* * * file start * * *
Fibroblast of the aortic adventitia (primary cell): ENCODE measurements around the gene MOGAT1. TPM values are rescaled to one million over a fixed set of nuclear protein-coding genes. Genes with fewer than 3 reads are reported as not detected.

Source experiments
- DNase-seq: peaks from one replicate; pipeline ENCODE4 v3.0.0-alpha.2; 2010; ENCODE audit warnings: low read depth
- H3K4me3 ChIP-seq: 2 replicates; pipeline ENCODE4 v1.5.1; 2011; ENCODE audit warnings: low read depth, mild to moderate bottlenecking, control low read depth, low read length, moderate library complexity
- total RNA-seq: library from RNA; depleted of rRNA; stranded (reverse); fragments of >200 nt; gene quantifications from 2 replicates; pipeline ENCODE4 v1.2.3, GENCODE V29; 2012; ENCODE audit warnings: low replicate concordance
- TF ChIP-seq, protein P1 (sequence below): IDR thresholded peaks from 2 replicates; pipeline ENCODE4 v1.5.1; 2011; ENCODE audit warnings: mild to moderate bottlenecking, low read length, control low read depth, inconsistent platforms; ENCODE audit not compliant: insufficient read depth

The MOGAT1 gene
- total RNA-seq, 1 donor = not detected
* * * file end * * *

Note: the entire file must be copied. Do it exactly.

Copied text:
Fibroblast of the aortic adventitia (primary cell): ENCODE measurements around the gene MOGAT1. TPM values are rescaled to one million over a fixed set of nuclear protein-coding genes. Genes with fewer than 3 reads are reported as not detected.

Source experiments
- DNase-seq: peaks from one replicate; pipeline ENCODE4 v3.0.0-alpha.2; 2010; ENCODE audit warnings: low read depth
- H3K4me3 ChIP-seq: 2 replicates; pipeline ENCODE4 v1.5.1; 2011; ENCODE audit warnings: low read depth, mild to moderate bottlenecking, control low read depth, low read length, moderate library complexity
- total RNA-seq: library from RNA; depleted of rRNA; stranded (reverse); fragments of >200 nt; gene quantifications from 2 replicates; pipeline ENCODE4 v1.2.3, GENCODE V29; 2012; ENCODE audit warnings: low replicate concordance
- TF ChIP-seq, protein P1 (sequence below): IDR thresholded peaks from 2 replicates; pipeline ENCODE4 v1.5.1; 2011; ENCODE audit warnings: mild to moderate bottlenecking, low read length, control low read depth, inconsistent platforms; ENCODE audit not compliant: insufficient read depth

The MOGAT1 gene
- total RNA-seq, 1 donor = not detected